• Photo by West Midlands Police

Fast DNA testing at the crime scene

Published as part of Australia and China Science and Technology Week at the Shanghai World Expo 2010.

A portable DNA testing device that avoids the need for analysis in a laboratory could save time and money.

“Normally, DNA samples have to be transported back to the lab and need trained people using expensive instruments to conduct the analysis,” says Dr Danny Wong from Macquarie University who is collaborating with biosensor expert Professor Huangxian Ju at Nanjing University, Jiangsu Province, to develop the technology.

“We are developing a portable biosensor that anyone can use to conduct these analyses within minutes,” Dr Wong says.

The sensor detects DNA hybridisation, the process where two single strands of DNA bind to each other to form a double strand. The more closely related the two strands of DNA, the more strongly they bind.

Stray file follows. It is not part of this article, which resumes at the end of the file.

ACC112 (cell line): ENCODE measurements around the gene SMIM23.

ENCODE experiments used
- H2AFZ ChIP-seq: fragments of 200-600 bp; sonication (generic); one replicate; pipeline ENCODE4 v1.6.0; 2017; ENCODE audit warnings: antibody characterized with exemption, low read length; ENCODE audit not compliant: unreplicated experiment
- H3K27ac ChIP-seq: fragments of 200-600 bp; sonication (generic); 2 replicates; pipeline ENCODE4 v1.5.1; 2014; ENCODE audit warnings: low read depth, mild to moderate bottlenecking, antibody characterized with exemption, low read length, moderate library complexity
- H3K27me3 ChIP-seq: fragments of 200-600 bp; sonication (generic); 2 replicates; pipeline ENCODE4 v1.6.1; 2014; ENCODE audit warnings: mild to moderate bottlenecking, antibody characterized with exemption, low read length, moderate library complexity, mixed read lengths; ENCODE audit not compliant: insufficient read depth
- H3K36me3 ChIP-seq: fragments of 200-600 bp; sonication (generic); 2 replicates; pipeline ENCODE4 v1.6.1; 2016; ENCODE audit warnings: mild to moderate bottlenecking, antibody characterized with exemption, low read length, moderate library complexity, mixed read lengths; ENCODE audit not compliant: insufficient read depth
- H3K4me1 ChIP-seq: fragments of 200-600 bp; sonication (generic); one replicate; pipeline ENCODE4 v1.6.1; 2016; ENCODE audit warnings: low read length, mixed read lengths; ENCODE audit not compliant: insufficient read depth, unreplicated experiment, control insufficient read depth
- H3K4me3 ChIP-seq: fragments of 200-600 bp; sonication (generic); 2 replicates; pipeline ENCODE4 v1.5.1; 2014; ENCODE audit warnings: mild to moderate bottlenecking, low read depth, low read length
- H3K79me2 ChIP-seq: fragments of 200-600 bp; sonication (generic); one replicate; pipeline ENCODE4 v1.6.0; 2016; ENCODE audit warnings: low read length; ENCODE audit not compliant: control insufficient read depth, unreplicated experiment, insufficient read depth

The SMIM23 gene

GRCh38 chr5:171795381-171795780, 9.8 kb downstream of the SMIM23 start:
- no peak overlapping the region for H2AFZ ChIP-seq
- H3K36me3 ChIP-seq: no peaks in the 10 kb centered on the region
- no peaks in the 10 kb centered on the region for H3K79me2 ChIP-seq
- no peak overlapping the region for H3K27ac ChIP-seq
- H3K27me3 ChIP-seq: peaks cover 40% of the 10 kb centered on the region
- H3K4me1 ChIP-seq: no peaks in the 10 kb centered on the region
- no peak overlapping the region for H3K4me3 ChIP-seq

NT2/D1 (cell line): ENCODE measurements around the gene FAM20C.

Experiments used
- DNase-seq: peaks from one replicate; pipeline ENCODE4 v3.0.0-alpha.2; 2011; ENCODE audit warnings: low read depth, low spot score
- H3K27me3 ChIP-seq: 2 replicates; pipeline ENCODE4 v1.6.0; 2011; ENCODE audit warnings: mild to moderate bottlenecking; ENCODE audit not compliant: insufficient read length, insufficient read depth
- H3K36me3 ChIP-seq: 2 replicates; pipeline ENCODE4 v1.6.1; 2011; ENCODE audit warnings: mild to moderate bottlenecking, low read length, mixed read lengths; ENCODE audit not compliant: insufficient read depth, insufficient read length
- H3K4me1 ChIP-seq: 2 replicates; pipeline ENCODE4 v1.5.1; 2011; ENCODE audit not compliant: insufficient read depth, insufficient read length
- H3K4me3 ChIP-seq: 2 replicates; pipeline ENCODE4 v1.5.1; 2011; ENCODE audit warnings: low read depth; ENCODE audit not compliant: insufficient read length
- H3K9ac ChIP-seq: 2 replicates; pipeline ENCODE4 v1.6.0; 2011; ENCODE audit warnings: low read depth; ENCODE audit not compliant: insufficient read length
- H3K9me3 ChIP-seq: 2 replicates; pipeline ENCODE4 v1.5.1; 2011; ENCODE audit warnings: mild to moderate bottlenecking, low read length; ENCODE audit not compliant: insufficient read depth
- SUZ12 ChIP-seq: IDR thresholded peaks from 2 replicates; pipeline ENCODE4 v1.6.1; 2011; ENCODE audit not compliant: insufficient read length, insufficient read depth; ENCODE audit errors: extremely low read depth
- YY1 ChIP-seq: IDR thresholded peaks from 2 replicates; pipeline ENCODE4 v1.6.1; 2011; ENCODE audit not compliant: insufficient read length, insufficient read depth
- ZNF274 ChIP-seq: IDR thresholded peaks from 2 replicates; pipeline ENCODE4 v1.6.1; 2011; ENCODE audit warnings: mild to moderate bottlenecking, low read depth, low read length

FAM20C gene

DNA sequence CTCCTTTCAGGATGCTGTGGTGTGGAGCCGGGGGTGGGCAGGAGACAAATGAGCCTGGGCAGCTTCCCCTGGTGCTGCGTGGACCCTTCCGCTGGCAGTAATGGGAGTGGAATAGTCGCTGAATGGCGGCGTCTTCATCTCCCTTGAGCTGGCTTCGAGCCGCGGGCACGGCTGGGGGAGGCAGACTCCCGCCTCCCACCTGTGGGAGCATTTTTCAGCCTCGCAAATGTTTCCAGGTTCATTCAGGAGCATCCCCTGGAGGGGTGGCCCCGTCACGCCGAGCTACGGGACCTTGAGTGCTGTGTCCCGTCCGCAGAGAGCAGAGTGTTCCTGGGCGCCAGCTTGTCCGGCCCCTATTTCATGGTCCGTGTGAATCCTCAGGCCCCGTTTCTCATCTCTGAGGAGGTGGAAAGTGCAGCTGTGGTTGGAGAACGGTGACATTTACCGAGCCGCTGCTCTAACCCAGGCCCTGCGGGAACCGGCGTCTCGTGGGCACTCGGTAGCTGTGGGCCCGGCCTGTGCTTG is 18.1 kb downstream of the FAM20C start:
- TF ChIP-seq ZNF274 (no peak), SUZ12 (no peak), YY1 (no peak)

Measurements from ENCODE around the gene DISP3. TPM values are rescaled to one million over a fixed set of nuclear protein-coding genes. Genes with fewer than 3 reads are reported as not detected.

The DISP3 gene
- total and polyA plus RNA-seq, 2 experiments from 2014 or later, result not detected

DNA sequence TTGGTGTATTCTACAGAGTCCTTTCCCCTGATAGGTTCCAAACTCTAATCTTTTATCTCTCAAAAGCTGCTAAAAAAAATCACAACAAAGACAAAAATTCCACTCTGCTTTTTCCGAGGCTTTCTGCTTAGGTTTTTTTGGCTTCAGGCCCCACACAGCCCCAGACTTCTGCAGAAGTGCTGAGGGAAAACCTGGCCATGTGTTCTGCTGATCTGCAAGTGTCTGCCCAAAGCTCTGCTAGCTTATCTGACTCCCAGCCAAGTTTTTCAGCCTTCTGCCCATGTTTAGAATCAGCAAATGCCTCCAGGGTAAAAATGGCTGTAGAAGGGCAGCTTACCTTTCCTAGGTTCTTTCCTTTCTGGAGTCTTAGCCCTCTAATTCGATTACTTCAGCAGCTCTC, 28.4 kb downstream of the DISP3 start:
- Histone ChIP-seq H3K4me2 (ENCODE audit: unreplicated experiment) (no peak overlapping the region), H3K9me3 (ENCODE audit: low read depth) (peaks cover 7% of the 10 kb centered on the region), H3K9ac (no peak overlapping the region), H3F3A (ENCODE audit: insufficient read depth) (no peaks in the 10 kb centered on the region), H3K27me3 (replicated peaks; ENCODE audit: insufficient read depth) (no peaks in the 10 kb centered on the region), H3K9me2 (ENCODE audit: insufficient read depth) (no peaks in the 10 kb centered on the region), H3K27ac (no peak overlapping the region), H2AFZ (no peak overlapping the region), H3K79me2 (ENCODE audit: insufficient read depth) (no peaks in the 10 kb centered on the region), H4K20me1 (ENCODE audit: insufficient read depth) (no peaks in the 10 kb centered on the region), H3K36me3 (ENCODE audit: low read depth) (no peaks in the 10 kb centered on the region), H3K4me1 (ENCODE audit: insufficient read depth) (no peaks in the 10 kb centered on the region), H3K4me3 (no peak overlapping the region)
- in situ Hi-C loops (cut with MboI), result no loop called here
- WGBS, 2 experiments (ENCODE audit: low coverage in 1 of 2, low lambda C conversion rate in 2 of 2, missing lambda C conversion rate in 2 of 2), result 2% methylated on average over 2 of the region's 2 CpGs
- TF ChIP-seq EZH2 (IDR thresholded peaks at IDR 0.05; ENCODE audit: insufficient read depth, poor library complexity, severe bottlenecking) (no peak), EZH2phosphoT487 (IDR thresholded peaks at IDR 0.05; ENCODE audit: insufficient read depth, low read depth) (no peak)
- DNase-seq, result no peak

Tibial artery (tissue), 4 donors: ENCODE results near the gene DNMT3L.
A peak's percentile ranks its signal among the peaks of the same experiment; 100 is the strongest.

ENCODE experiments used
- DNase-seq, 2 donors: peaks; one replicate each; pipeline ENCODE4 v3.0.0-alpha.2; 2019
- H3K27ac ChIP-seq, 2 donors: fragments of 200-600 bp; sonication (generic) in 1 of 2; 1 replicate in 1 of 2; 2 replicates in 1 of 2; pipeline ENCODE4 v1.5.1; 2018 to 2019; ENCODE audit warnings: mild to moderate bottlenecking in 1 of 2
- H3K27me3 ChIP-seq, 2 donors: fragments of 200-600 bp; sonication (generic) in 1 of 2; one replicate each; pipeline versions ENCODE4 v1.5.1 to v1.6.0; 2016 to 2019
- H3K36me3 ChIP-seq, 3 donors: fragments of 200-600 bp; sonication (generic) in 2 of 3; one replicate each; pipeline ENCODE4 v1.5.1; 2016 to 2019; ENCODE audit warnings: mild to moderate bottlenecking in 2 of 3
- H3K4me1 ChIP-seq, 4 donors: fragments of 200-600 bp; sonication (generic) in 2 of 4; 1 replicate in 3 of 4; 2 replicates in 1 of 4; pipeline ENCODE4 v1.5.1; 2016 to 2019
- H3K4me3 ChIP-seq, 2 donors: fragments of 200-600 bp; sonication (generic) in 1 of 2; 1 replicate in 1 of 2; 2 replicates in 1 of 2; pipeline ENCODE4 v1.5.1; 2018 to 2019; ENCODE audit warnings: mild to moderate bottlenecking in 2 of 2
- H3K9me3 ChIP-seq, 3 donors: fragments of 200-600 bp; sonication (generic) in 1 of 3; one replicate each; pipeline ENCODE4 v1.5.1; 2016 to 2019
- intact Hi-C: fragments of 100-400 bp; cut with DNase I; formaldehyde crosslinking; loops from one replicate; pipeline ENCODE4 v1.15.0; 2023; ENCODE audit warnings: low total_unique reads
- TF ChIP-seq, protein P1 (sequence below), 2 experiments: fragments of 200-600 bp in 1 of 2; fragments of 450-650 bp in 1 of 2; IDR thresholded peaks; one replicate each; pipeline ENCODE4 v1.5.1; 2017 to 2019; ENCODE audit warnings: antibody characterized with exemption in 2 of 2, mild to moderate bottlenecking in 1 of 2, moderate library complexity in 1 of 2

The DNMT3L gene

One strand, the probe, is immobilised on the surface of an electrode and is exposed to a single strand of unknown DNA, known as the target. If they are closely related, the DNA will bind strongly, or hybridise. A label attached to the target DNA changes the level of current running through the electrode depending on the extent of hybridisation.

“This change in current is so very small, it is incredibly difficult to measure without generating experimental errors,” says Dr Wong. “To overcome this, we have developed a biosensor that gives an amplified signal.”

Not only does this technique have applications in forensic medicine and medical diagnosis, but it will also enable study of the interactions between DNA and viruses and bacteria.